Jean-Marie Guéhenno has come back to Columbia as the inaugural Kent visiting professor in conflict resolution. Guéhenno first came to SIPA in 2010 to serve as the Director of the Center of International Conflict Resolution and the Associate Director of the Arnold A. Saltzman Institute for War and Peace Studies. He left in 2014, when he was appointed President and CEO of the International Crisis Group. He is now a member of the U.N. Secretary General High-Level Advisory Board on Mediation.
Guéhenno previously served as United Nations Under-Secretary-General for Peacekeeping Operations from 2000-2008. In that role, he led the largest expansion of peacekeeping in the history of the UN, overseeing approximately 130,000 staff on eighteen missions. Before joining the United Nations, Guéhenno served as director of policy planning in the French Ministry of Foreign Affairs, ambassador to the Western European Union, and chairman of the French Institute of Higher Defense Studies.
Guéhenno has published articles in many newspapers and magazines, including "The Impact of Globalisation on Strategy" in the International Institute for Strategic Studies' Survival, "Globalisation and the International System" in the Journal of Democracy, “United Nations and Civil Wars in Daedalus, as well as articles or chapters in Internationale Politik, Prospect, Paradoxes of European Foreign Policy, and Strategic Analysis. He is the author of the End of the Nation-State (1993).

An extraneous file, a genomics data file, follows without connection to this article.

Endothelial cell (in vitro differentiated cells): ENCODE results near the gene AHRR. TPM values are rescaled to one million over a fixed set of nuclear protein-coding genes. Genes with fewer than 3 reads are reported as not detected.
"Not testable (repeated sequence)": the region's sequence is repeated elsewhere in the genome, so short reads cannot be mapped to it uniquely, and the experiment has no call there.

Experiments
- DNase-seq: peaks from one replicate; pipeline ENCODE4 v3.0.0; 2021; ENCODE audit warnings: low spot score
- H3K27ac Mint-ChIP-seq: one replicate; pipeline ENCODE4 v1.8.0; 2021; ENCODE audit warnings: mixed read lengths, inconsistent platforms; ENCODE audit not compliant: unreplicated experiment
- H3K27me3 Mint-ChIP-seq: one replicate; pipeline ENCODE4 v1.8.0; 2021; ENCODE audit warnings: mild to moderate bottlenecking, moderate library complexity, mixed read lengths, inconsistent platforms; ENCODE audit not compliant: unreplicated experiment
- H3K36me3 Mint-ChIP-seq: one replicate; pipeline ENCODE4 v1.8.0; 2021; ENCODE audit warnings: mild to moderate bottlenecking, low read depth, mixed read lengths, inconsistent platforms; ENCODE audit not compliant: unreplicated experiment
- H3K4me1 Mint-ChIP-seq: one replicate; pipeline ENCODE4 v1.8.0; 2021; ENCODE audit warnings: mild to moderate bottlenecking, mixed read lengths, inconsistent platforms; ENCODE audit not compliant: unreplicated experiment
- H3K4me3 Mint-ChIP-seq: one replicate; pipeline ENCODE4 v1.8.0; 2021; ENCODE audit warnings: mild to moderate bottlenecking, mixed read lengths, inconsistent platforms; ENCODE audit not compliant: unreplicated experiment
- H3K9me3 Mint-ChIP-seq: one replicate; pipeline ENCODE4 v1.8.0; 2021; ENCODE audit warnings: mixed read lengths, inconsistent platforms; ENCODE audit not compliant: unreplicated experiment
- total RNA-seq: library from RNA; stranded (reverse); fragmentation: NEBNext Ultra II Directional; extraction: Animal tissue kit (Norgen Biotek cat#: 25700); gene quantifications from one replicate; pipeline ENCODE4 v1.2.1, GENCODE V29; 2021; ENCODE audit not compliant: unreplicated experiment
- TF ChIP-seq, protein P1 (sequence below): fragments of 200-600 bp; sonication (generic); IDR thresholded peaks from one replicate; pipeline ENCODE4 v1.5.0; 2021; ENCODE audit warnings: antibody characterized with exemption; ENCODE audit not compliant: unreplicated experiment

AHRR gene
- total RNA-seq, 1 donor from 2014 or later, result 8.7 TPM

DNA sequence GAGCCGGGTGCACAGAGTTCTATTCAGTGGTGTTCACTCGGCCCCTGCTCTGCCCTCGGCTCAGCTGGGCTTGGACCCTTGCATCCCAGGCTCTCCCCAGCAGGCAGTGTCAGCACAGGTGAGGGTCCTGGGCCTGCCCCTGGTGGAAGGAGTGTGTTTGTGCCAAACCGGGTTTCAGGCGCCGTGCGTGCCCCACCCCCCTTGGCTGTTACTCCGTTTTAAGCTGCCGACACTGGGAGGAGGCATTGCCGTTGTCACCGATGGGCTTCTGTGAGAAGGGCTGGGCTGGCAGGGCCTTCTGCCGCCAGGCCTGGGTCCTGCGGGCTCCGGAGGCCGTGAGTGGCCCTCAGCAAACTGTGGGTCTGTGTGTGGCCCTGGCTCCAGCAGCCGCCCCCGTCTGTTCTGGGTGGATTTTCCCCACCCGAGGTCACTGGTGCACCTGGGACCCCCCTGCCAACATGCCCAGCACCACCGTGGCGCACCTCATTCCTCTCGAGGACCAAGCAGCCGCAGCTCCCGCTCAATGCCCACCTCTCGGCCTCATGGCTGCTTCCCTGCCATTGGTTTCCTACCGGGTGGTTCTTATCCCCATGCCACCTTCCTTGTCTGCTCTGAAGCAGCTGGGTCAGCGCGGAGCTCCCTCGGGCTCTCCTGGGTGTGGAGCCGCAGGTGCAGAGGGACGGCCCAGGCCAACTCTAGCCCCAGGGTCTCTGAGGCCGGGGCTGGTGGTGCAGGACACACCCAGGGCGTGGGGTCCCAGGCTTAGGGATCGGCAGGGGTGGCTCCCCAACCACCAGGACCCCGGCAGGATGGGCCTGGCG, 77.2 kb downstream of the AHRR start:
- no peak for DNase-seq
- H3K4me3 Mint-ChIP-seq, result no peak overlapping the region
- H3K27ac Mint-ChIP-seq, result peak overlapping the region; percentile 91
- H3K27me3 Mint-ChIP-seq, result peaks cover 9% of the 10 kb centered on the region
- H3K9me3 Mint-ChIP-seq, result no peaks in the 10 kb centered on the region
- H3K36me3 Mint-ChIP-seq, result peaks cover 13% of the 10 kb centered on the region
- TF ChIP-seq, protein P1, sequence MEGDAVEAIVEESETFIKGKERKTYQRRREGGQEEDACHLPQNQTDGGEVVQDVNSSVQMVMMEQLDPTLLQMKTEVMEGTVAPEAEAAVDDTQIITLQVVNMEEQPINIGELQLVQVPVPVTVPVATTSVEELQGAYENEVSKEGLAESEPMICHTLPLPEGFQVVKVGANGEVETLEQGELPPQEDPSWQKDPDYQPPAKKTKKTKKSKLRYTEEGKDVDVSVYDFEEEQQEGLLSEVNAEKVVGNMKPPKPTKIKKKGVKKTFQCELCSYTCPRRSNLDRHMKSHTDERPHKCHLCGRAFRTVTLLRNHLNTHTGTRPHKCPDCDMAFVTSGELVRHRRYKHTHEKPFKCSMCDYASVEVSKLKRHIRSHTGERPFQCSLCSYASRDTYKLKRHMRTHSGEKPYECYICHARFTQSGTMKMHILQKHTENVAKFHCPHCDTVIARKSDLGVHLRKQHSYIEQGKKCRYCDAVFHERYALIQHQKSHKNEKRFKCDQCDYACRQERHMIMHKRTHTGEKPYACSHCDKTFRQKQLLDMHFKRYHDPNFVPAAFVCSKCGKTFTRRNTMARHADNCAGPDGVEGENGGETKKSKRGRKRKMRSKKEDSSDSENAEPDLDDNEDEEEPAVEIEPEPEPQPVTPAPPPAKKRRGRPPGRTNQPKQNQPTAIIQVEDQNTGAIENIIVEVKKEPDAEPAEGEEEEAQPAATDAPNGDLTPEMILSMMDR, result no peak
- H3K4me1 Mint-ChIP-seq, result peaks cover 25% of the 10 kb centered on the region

Guéhenno has also taught extensively, including as a professor at the Institut d'Etudes Politiques of Paris and at the Ecole Nationale d'Administration. Guéhenno is a distinguished fellow at the Brookings Institution; he chairs the scientific committee of the Institute for higher defense studies in Paris, and is a board member of the Carnegie Corporation, of the Stockholm International Peace Research Institute, and of his alma mater, the Ecole Normale Supérieure in Paris.

Guéhenno is a graduate of the Ecole Normale Supérieure, the Institut d'Etudes Politiques, and the Ecole Nationale d'Administration (ENA).

Research & Publications

November 1999|Journal of Democracy|Jean-Marie Guéhenno
November 1998|International Institute for Strategic Studies' Survival|Jean-Marie Guéhenno

Globalisation is a political phenomenon characterised by the weakening of mediating institutions and the direct confrontation between individuals and global forces. Its impact on strategy will be profound, but also ambiguous. Civil conflict and terrorism using weapons of mass destruction are among the new threats that can confound traditional tools of strategy. On the positive side, more open societies may provide new opportunities to manage international affairs. However, the scope and ambitions of strategy may have to be scaled down, since too many factors are now beyond control. The dilution of power produced by globalisation is uneven and a successful strategy will have to combine classic balance-of-power politics and organised interdependence. US leadership is unlikely to provide a lasting solution, but a multipolar world may not be more stable; institutionalised interdependence, as attempted by the European Union, is a more promising answer.